37. To change the subject just a little, consider tapping into this URL below and read some interesting misinterpretive agri-information released just yesterday about growing new biofuels feedstocks and creating lotsa new jobs.http://blog.farmindustrynews.com/biofuellines/I came across this Wisconsin woman's blog this morning and will be sharing it further. It echos several misinterpretable items for simple discussion concerning 'lignocellulosic ethanol." Aggies, politicians, NIMBY's and investors need to interpret basic logic herein simply summarized as "don't grow anything for new biofuels feedstock."Readers of RR's blog have previously read my words saying that "a carbon is a carbon is a carbon as a basic fuel building block." Now I'll say "don't plant, tend, water and harvest any new biofuel agri-crop such as switchgrass, jatropha, palm, soy, corn, sugar beets, sugar cane, miscanthus, sweet sorghum or algae for these living green plant's intrinsic carbon content.Instead, try focusing upon other 24×7 available volumes of municipal waste or minable carbon which don't require an annulized agri-growing, watering and harvesting mechanism of any kind. My suggestion is to steer agriculture back towards producing higher profit varieties of more wholesome organic crops and animals while we refocus upon proven economies of scale by synthesizing large volumes of new and biodegradable fuels. Such tasks would immediately generate wonderful 24×7 profits while rebuilding local and regional economies, therein the buzzwords of "new jobs."Instead, the carbon sources to re-focus upon for simple and very clean thermal 24×7 conversion into domestic, biodegradable fuels are -• municipal garbage• sewer sludge• ground tires• beetle-killed pine trees• coal of any rank including decades-old piles of waste coal fines• extra abundant methane natural gas• and CO2 carbon dioxide emissions streamsThe paradigm shift here is in switching from inefficient batch fermentation methods of agri-grown carbon conversion employing acid enzymes and biobug yeasts into 24×7 continuous carbon conversion processes using 90 yr. proven methods of steam-driven thermal conversion. Therein, employ superheated steam produced even from seawater to react with methane and CO2 greenhouse gasses and solid wastes or coal gasification employing sealed devices which don't even have a smokestack, thus no emissions via front-end conversion of solid waste streams. There are a lot more carbon building blocks contained within one shovel of sewer sludge than exist in one shovel of switchgrass, palm or algae. The methods of conversion of these nearly free carbon building blocks from society's waste streams need to change just as well as the new biodegradable fuel outputs available from such proven, game-changing, decentralized technologies. In conclusion: the entire focus of something labeled 'lignocellulosic ethanol' needs fastrack retirement and this will require education as well as investment to simply demonstrate the profitable differences and the mechanical differences herein of carbon conversion producing new, more profitable and biodegradable domestic fuels. Rebuilding broken economies in the near-term is a global goal shared by races of people living everywhere while all of us are being sickened by air pollution and ravaged by fossil energy price structures. The air we collectively breathe on planet earth and the prices universally paid for polluting sources of energy are as great of a common denominator as are the effects of climate change phenomena.–Cliff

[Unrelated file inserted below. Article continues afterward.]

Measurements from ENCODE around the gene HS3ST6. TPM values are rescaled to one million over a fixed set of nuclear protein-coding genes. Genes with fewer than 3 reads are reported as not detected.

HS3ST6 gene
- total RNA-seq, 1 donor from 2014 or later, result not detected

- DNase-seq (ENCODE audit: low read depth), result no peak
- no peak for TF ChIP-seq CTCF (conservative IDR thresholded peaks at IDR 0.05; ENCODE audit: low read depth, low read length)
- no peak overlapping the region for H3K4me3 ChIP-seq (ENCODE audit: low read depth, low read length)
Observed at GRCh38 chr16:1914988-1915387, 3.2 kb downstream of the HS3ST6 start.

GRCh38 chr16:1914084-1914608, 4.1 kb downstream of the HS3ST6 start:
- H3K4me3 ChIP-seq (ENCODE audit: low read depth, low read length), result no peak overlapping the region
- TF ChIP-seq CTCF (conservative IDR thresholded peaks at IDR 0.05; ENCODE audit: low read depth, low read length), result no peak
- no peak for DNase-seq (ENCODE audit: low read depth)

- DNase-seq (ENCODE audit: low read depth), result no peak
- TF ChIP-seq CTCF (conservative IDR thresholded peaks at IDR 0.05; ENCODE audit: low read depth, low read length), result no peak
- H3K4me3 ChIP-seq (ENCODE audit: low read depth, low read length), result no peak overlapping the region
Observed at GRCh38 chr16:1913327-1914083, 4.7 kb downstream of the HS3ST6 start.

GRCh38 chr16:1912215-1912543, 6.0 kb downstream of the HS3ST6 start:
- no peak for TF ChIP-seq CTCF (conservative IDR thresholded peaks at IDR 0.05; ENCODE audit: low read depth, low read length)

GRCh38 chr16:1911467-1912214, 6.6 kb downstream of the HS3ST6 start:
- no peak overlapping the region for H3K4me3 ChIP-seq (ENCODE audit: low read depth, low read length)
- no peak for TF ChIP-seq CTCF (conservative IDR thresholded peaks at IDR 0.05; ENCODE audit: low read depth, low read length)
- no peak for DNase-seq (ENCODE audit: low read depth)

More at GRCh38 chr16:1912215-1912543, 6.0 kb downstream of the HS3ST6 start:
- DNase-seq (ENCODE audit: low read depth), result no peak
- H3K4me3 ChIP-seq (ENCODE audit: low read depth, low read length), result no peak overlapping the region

Comment by Anonymous | October 31, 2009